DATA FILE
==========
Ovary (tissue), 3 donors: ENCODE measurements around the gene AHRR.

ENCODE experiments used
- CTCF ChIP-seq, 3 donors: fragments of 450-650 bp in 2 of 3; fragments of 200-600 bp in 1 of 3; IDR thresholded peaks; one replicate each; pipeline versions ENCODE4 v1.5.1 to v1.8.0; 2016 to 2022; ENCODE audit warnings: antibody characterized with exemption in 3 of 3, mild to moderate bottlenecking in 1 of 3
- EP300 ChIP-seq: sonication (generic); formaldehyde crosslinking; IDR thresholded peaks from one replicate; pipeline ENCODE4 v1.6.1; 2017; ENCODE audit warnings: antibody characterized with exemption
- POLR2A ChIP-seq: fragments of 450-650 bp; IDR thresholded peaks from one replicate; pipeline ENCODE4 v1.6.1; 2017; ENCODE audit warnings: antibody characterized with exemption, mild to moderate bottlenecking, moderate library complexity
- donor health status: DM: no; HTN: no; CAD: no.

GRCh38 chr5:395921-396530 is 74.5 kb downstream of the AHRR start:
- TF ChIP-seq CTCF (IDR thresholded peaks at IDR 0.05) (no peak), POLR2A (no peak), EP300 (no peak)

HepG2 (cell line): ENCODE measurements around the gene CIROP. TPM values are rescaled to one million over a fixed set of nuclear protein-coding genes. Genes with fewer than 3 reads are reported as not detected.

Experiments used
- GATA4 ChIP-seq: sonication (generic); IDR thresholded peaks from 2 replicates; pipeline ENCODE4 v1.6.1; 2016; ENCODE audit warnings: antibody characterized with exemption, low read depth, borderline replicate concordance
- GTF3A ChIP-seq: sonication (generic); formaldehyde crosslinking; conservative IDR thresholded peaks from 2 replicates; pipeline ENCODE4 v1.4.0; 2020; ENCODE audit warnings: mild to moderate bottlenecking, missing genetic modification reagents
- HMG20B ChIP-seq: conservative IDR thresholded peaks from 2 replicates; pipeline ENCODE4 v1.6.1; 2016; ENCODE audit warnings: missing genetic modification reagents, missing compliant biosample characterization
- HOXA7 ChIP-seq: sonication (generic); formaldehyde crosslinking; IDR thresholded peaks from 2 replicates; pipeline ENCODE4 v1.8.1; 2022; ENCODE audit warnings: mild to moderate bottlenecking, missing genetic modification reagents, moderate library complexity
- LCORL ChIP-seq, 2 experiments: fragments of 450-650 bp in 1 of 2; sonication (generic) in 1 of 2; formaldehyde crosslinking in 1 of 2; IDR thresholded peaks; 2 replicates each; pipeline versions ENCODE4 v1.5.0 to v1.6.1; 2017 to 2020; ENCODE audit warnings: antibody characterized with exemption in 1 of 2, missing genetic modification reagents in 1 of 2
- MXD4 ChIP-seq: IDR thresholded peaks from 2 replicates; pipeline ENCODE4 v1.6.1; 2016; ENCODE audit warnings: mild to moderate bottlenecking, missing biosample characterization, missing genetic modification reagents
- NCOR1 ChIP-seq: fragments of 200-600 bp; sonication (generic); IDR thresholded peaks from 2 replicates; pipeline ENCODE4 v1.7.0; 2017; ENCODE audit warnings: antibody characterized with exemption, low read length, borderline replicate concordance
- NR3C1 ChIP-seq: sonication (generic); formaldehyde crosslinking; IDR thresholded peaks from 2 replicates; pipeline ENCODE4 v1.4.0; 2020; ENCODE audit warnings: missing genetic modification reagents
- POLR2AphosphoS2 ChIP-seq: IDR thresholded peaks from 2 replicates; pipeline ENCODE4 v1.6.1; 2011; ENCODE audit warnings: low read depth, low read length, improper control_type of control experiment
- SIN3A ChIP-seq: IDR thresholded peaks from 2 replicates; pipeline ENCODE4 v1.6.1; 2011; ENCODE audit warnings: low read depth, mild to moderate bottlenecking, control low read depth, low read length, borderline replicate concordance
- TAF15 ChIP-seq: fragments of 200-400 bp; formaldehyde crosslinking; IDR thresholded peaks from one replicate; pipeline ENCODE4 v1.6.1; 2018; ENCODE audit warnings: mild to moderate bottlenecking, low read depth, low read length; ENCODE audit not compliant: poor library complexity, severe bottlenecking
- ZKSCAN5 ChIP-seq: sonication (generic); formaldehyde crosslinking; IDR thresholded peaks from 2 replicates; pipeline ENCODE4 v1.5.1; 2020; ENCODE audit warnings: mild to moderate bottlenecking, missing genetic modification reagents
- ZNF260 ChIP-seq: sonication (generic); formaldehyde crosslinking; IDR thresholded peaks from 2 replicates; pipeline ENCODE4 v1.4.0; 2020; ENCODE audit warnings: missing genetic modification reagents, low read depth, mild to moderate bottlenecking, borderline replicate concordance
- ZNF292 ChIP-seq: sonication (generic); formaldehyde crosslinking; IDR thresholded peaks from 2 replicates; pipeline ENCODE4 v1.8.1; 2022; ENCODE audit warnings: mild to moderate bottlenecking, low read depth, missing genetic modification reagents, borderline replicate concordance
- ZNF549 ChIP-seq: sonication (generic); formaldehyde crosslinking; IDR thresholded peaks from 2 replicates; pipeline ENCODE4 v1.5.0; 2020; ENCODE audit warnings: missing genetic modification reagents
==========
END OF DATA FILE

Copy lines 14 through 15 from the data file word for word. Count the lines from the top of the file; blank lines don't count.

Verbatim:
- HOXA7 ChIP-seq: sonication (generic); formaldehyde crosslinking; IDR thresholded peaks from 2 replicates; pipeline ENCODE4 v1.8.1; 2022; ENCODE audit warnings: mild to moderate bottlenecking, missing genetic modification reagents, moderate library complexity
- LCORL ChIP-seq, 2 experiments: fragments of 450-650 bp in 1 of 2; sonication (generic) in 1 of 2; formaldehyde crosslinking in 1 of 2; IDR thresholded peaks; 2 replicates each; pipeline versions ENCODE4 v1.5.0 to v1.6.1; 2017 to 2020; ENCODE audit warnings: antibody characterized with exemption in 1 of 2, missing genetic modification reagents in 1 of 2